Charlie Crystle is passionate about music, nonprofit institutions and entrepreneurism. He has founded several companies including his current effort, CircleDog. His past ventures include ChiliSoft, which was purchased by Sun. He focuses on product usability, economics and policy, all of which are themes which can be found in each of his successful ventures.
SM: Let’s go back to your beginning. Where are you from? What kind of family did you grow up in?
CC: I am from Lancaster, Pennsylvania. My father was a doctor. Lancaster is largely a farming community but the town itself is 60,000 and the county is 450,000, so it is not too small. It is a religiously conservative part of the country. I went to public schools there, after which I went to St. Andrews.
I started my first business out of my dorm room. We could not get any junk food so I would go and buy cases of Coke and whatever and became a distributor. I was the guy selling the Twinkies for the boys’ dormitory. I did it on an honor system, and I would say it was honored about 80% of the time.
I went to college and was also a songwriter. I wrote lyric-based self-indulgent folk rock. I always wanted the record deal. I was studying English, although I think I had three or four different majors. When I was enrolled, my parents’ aspiration was to enroll me in business. I switched to music, but after six months I realized I did not have the discipline for proper musical training and I really just wanted to be in a band.
SM: Did you have natural talent?
CC: I had played the piano since I was four or five. I had played guitar since I was 12. I did most of my playing by ear and did a lot of improvisation. I am not a refined musician by any means. My mother could read music, but my father was a lot more like I am and could just pick out any tune. He could only read the melody line but would play by ear.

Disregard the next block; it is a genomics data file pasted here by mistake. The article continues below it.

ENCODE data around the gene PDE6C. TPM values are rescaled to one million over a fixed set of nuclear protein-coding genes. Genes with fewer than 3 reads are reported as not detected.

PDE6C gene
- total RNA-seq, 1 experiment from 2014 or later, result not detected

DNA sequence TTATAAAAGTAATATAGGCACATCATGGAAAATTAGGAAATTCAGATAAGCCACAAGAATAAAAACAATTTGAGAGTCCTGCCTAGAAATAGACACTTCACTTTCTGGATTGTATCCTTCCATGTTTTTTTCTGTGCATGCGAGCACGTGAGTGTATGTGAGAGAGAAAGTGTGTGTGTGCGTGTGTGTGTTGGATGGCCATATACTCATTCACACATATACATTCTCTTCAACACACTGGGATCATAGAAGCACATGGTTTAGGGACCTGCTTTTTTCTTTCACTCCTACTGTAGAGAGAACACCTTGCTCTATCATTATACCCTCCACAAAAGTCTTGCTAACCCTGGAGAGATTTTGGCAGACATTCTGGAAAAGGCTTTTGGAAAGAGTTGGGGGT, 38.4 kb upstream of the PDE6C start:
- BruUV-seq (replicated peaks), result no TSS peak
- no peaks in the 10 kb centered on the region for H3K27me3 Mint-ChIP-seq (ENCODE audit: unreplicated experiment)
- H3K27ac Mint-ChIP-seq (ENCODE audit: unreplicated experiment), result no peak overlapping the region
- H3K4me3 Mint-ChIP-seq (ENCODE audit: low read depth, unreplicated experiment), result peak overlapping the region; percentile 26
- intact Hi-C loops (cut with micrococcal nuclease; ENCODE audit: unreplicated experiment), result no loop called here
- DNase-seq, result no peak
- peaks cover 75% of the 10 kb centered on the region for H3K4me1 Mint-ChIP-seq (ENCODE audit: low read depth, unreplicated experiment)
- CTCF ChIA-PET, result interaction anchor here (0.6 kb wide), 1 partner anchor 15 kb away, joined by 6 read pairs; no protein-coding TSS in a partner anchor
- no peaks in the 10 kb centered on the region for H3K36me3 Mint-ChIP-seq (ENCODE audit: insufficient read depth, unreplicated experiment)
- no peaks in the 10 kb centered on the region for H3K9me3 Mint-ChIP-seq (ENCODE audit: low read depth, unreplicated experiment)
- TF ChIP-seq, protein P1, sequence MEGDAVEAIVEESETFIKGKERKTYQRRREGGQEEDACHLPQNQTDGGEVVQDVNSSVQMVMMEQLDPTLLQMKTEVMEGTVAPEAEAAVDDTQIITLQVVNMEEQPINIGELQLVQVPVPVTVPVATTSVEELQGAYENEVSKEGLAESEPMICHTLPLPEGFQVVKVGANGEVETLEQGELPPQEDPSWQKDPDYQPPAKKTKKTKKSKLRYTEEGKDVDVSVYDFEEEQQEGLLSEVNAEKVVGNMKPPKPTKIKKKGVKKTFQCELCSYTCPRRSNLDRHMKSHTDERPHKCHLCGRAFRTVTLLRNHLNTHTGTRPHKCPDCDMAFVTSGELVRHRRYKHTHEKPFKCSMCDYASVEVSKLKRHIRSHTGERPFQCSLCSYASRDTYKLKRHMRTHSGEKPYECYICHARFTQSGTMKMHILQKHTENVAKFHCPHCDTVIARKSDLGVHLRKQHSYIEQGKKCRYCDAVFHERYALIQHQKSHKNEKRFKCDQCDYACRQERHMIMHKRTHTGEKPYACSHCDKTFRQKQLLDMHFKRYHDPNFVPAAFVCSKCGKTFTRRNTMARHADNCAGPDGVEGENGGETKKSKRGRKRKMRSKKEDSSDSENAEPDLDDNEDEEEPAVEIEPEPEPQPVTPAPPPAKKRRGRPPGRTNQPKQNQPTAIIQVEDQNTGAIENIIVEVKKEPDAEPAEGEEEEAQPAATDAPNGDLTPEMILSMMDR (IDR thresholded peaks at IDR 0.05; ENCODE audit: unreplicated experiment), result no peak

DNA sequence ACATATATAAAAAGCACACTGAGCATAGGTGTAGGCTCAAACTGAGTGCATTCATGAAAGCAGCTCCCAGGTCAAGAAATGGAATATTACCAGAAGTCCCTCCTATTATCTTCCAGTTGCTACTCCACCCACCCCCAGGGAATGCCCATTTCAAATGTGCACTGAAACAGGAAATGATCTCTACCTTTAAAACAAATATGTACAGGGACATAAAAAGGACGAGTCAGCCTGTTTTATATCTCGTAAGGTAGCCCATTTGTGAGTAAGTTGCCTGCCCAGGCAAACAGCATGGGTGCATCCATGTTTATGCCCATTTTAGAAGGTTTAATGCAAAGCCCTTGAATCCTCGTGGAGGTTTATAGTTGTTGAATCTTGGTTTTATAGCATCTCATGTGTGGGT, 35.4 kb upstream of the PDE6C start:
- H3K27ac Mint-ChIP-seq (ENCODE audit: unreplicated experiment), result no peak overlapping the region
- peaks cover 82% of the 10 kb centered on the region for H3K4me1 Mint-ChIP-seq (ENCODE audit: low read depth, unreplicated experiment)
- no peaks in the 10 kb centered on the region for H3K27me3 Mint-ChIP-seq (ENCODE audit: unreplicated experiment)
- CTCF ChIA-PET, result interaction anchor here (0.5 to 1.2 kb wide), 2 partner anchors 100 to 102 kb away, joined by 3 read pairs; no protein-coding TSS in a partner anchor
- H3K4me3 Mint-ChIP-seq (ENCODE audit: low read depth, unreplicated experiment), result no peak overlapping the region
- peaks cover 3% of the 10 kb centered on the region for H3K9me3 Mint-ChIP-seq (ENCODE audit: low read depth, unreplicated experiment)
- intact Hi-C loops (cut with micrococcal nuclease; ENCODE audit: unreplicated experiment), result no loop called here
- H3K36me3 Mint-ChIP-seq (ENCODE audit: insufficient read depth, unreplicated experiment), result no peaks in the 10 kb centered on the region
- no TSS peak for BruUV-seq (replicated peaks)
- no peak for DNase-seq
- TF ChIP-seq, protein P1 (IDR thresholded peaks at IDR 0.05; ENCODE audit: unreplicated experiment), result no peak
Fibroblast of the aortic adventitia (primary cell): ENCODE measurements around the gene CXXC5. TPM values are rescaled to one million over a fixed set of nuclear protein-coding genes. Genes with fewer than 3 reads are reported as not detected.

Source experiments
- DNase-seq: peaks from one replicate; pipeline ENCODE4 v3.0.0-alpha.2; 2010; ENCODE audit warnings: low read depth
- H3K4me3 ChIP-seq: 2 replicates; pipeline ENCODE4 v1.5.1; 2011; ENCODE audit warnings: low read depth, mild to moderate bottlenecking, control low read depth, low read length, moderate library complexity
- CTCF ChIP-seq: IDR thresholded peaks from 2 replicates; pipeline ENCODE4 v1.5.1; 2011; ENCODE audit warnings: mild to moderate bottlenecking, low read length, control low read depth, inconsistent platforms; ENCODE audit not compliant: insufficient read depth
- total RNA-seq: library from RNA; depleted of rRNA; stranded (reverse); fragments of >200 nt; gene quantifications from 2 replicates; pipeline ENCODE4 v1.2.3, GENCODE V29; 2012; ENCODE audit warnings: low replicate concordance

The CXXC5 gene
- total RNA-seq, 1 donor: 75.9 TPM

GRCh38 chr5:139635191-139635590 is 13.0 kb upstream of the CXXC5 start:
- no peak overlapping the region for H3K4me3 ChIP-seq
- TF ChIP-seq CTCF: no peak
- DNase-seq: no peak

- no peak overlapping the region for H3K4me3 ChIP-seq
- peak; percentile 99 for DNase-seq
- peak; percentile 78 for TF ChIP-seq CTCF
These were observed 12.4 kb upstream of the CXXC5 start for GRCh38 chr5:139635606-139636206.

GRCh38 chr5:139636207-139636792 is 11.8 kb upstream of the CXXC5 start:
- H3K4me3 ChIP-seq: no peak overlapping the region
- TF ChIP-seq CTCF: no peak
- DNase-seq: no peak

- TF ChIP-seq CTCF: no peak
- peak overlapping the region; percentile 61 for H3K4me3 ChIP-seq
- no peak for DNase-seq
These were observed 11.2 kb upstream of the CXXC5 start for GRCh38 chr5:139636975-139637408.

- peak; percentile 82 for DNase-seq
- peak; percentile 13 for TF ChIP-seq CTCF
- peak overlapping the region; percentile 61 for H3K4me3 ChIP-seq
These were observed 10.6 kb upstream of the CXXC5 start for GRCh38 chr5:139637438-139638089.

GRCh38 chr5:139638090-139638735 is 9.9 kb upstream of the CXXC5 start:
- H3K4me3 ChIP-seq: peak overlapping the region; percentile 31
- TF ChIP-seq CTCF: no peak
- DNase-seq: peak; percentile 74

After college I pursued music while I worked as a proofreader for $7 an hour. There were no benefits because I was working as a temp. I was proofreading SEC filings from fax machines. It was shitty but it gave me a chance to do a couple of things. I was working on a script for a 13-part series on East Coast ship wrecks. I had some part-time work helping a local video shop, the owner of which is a guy named Smokey Roberts, a natural treasure that a lot of people don’t know about, but he was one of the original underwater cinematographers. I had this audacious idea that we pitch A&E on a documentary series.
I had no idea what I was doing. The guys in the studio and video shop where really down on it and did not like the fact that I was helping Smokey because they felt that it was their project, even though they had never actually done anything with it. They asked me who would narrate it and I told them I was thinking about Noah Adams from NPR. They didn’t think I had a chance so I got on the phone, dialed NPR in DC and asked for Noah Adams. They put me through and he answered. I pitched him on the spot and he said he was interested in doing it. As a result the guys in the shop fired me. They told Smokey I was not doing the work and let me go.
SM: How did you get that project going?
CC: I couldn’t do anything with it, and they didn’t either. They have all left since then. He is in his early 80s and has about 60,000 feet of underwater film. I just got a call from him recently, which reminded me about this story. I think I will try to help him pitch a 13-part series on it again. The point is that I have always seen opportunities where others do not.